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Lizard in a Woman’s Skin

Posted by martinteller on June 7, 2014

Carol Hammond (Florinda Bolkan) suffers from insomnia, tormented by strange dreams about her wild neighbor Julia Durer (Anita Strindberg).  In one dream, she envisions herself stabbing Julia to death.  Then Julia is discovered dead… murdered in the exact same way, including specific details from the dream.  Carol’s father Edmond Brighton (Leo Genn), an influential attorney, tries to clear her name while Inspector Corvin (Stanley Baker) tries to find evidence against her.  Is Carol a murderess, or the victim of devious manipulation?  Could her husband Frank (Jean Sorel) be behind all this?  Or could it be two drug-addled hippies (Penny Brown, Mike Kennedy)?  The road to the truth is dangerous… and sometimes fatal.

I’m not a huge fan of the giallo genre, but in 2009, I went on a Mario Bava binge.  A couple of years later, I did the same for Dario Argento.  This is my first film by Lucio Fulci.  He’s not held in as high esteem as Bava or Argento, but he does have his fans.  However, Fulci is better known for gorefests like Zombi 2 and The Beyond (he is apparently referred to as “the godfather of gore”).  His giallo work is less beloved, and if this film is any indication, it’s not hard to see why.  When the movie gets weird or tense, it shows some admirable –though not exceptional — directorial flair.  The dream sequences are strange and sometimes fascinating (the overhead image of Carol running across a field, under the shadow of a giant bird) and the chase through the massive church is quite masterful (though one part of it feels cribbed from Hitchcock’s The Birds).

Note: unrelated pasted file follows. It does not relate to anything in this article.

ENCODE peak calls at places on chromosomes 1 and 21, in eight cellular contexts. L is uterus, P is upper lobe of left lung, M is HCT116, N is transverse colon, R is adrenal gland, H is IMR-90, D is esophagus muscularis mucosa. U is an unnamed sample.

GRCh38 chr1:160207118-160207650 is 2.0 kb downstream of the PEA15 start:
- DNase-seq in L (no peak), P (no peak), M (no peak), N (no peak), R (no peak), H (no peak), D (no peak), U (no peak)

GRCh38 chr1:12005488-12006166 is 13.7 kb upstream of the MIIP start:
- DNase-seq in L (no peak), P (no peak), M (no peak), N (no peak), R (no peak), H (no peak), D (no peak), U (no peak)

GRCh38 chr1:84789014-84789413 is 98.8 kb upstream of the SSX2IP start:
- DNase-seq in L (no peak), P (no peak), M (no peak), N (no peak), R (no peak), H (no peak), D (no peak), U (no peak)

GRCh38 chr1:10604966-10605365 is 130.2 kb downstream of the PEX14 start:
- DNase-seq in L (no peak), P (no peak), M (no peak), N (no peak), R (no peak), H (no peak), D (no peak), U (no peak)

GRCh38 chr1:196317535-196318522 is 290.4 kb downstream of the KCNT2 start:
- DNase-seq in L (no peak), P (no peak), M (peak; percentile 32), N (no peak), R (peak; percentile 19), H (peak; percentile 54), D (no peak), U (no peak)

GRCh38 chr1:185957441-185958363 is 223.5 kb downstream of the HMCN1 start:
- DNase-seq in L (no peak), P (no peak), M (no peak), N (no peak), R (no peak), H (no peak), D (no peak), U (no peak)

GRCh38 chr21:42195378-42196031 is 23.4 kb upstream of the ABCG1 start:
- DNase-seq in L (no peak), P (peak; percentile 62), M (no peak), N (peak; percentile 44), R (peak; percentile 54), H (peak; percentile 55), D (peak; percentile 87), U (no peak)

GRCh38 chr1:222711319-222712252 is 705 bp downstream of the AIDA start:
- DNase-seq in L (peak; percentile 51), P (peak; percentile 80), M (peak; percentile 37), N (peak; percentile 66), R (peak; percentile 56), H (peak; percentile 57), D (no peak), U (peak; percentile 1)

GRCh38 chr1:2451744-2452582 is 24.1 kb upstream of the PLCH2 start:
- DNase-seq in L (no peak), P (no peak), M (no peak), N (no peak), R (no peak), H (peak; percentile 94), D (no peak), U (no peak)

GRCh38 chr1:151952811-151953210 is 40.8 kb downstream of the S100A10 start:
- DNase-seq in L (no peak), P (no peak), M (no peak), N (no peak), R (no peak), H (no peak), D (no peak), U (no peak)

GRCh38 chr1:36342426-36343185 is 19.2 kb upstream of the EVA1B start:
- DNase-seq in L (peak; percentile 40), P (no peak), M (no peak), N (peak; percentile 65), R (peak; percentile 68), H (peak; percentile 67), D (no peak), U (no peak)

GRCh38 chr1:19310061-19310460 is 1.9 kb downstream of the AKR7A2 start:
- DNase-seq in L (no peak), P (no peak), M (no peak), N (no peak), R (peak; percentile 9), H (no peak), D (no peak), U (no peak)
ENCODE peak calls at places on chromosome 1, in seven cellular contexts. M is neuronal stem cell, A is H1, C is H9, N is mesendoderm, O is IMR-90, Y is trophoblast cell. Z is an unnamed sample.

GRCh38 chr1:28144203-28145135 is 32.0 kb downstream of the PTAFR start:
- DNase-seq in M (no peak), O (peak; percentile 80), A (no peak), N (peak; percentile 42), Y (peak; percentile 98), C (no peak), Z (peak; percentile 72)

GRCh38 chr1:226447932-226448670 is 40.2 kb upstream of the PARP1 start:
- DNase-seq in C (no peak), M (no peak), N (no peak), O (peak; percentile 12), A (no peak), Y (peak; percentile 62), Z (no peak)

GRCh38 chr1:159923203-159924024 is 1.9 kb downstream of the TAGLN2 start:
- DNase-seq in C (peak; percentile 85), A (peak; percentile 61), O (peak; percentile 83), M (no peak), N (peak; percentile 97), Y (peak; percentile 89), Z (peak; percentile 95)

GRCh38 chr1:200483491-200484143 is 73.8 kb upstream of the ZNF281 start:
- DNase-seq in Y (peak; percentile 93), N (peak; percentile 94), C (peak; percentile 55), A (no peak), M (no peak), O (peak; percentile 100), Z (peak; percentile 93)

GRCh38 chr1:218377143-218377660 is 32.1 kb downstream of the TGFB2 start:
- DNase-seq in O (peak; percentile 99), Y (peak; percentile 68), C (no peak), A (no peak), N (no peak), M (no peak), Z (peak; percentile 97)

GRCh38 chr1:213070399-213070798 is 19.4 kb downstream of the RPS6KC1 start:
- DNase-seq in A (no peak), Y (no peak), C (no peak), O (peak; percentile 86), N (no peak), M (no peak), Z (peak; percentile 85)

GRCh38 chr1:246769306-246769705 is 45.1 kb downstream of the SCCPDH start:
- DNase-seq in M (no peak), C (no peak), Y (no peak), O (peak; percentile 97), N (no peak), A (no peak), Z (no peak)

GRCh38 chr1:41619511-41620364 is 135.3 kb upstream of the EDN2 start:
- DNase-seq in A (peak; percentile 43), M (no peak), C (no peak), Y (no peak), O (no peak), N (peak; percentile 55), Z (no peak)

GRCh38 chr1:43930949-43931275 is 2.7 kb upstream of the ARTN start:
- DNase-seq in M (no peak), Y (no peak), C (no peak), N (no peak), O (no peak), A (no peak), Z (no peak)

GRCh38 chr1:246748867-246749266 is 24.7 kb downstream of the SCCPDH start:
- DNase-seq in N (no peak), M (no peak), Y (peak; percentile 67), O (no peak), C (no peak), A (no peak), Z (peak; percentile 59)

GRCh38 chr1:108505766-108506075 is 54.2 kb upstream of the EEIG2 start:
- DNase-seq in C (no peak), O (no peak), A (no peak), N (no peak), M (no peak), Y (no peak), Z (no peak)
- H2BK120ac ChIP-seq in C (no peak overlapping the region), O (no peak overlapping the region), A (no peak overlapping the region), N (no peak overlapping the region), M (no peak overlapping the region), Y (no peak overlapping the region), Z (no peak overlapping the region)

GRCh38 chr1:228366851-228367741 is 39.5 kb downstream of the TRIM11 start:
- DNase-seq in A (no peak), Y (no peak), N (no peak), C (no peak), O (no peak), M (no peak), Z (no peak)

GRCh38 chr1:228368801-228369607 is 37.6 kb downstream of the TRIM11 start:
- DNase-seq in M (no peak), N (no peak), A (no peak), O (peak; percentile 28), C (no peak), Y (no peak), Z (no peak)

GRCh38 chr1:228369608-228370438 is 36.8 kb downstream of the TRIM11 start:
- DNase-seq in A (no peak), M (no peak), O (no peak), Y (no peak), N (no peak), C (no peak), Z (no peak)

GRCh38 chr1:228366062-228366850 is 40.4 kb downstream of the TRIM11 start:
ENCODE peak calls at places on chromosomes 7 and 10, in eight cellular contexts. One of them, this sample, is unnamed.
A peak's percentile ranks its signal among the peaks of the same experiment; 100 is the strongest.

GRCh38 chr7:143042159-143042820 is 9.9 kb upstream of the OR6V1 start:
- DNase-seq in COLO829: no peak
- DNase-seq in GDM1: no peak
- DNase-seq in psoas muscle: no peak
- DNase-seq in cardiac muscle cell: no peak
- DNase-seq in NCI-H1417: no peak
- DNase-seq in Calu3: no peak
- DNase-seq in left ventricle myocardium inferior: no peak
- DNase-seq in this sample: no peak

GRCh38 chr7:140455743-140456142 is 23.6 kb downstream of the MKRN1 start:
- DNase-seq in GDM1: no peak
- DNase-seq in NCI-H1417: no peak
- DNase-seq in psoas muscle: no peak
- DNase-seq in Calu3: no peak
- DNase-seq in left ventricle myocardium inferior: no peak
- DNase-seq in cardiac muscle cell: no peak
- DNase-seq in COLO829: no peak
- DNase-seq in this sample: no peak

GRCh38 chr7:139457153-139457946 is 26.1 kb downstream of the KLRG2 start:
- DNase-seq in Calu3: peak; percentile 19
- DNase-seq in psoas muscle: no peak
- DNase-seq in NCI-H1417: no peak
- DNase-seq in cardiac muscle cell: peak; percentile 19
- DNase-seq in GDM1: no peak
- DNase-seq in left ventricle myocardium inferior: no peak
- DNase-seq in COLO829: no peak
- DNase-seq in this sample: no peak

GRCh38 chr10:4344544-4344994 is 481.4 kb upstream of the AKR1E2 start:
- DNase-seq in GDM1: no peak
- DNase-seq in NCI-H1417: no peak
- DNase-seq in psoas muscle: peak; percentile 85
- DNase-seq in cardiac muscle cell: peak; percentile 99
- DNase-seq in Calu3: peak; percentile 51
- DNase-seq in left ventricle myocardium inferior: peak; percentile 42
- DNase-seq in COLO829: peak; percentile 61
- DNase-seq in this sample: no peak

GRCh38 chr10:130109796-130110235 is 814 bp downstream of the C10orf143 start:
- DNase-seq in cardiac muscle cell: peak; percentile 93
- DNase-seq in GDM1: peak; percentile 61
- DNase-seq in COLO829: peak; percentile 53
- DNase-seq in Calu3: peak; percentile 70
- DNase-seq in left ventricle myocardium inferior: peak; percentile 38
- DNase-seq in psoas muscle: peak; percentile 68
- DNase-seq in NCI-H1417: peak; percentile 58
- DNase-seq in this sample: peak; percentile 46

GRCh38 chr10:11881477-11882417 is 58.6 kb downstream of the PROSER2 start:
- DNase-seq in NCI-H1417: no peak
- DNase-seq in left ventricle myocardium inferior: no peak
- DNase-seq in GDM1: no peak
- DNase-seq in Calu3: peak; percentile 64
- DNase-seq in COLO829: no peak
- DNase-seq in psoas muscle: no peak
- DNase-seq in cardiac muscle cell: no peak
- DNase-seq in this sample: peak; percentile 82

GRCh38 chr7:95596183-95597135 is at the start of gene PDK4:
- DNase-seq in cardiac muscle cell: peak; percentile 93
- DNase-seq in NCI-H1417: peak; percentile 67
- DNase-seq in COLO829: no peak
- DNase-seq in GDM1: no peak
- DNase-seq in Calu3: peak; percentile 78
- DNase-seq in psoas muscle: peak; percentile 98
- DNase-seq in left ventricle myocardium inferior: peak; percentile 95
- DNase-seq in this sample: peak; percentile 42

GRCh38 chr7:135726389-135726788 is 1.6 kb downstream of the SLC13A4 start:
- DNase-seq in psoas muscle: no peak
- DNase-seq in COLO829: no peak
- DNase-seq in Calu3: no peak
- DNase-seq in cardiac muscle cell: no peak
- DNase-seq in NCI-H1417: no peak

But too much of it is talky and tiresome.  Despite a number of twists and shifting suspicions, the details of the murder mystery aren’t especially fresh or compelling.  And at heart, except for a few scattered flourishes, it’s pretty much just a straight murder mystery.  It’s not a bad mystery, certainly… it kept me guessing, at least, and I must admit the ending was a bit unexpected.  But it didn’t thrill me much.  Furthermore, the film’s attitude is rather stuffy and conservative.  Hippies are annoying, sure, but Fulci portrays them as dangerous lunatics and there’s a palpable sense of contempt for the counterculture.  Lesbianism is seen as lurid debauchery… which makes for a pretty stark contrast with last night’s viewing of Desperate Living.  I don’t think Fulci is a big John Waters fan.

Ennio Morricone’s appropriately off-kilter score is fair, though definitely not one of his best.  A lot of the time it’s just perfunctory dissonance, like he told a few members of his orchestra to play their instruments wrong.  As for the acting, it’s hard to judge under the atrocious dubbing (to be expected from Italian cinema of the era, but distracting nonetheless).  No one seemed to be overdoing it, anyway, but I can’t say I was all that taken with any of the performances.  On the whole, I can’t call it a bad film, but it needs more flair and personality.  I didn’t hate watching it, but it did not inspire me to seek out more Fulci.  Rating: Fair (66)


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